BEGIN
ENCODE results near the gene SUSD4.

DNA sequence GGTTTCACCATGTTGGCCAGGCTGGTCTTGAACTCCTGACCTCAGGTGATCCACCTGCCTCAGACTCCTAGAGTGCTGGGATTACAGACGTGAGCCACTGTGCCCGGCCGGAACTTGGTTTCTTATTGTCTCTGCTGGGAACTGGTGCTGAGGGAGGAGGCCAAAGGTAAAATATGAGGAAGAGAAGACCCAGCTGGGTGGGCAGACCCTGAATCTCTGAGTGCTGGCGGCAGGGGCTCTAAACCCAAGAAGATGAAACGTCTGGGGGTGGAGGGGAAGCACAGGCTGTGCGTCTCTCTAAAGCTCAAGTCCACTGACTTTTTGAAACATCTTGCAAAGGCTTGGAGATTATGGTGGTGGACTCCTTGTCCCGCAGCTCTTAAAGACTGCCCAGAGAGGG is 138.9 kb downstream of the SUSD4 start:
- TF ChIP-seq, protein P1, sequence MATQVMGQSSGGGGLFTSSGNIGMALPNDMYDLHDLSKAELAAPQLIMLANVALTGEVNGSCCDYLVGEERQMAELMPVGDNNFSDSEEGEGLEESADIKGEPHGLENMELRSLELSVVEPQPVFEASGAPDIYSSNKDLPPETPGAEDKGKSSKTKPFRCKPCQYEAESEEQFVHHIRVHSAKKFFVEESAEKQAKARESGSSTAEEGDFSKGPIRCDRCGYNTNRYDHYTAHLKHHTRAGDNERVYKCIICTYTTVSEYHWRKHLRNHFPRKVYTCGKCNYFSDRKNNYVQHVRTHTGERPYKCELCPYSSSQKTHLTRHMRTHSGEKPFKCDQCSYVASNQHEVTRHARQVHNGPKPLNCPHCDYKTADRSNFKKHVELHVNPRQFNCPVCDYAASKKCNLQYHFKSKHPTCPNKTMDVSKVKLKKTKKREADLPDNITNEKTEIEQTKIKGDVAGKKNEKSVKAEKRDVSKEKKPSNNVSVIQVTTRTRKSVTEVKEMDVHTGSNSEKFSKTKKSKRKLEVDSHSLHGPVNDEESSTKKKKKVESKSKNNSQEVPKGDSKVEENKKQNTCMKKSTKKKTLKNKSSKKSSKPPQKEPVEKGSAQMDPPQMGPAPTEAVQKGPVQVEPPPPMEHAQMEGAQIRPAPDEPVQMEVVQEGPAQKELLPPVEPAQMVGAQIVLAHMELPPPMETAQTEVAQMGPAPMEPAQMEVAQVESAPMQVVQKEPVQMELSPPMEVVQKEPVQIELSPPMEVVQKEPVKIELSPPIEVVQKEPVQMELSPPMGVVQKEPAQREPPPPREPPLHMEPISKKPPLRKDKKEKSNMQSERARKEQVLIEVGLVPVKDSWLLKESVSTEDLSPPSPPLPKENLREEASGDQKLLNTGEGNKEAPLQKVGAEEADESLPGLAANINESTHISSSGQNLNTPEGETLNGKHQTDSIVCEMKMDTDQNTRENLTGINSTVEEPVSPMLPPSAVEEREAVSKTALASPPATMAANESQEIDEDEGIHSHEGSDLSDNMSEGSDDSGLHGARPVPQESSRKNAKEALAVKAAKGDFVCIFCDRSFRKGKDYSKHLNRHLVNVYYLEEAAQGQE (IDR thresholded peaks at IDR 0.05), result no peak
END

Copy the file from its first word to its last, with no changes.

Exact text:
ENCODE results near the gene SUSD4.

DNA sequence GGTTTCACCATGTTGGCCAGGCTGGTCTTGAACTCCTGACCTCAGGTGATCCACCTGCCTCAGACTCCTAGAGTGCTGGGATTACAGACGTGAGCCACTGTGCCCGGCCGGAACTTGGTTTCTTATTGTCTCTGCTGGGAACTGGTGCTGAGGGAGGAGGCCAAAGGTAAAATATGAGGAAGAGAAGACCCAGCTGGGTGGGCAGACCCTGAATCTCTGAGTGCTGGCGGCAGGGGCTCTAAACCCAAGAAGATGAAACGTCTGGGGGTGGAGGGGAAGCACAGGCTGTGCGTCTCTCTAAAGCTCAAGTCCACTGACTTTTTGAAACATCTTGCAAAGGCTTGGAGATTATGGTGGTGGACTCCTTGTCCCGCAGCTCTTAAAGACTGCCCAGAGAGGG is 138.9 kb downstream of the SUSD4 start:
- TF ChIP-seq, protein P1, sequence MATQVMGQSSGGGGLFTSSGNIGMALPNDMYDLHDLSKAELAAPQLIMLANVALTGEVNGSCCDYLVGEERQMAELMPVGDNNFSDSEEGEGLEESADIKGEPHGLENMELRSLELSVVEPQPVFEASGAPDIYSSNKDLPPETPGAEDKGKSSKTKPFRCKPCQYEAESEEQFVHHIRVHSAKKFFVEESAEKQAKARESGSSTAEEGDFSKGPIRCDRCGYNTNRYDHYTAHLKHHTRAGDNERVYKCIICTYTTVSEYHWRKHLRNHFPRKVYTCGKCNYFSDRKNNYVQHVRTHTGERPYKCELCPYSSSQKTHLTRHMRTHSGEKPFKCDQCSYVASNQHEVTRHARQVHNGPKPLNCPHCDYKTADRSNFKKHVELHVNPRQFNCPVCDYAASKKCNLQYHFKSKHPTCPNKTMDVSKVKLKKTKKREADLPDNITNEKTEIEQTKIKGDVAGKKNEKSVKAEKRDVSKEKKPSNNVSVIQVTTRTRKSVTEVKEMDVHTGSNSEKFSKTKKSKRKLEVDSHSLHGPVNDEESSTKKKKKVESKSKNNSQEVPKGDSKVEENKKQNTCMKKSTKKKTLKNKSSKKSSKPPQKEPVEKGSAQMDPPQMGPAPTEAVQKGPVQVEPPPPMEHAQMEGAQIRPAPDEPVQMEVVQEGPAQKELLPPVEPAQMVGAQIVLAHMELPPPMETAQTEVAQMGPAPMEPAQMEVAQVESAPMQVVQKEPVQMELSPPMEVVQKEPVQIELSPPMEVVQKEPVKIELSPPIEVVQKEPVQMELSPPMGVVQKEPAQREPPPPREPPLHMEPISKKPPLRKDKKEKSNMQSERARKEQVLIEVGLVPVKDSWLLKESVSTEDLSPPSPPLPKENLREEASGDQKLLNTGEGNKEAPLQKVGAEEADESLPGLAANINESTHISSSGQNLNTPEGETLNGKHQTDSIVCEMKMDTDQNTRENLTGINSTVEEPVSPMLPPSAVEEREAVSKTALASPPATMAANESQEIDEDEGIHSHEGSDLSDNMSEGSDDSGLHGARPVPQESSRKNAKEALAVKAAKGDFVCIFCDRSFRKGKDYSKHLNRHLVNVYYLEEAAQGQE (IDR thresholded peaks at IDR 0.05), result no peak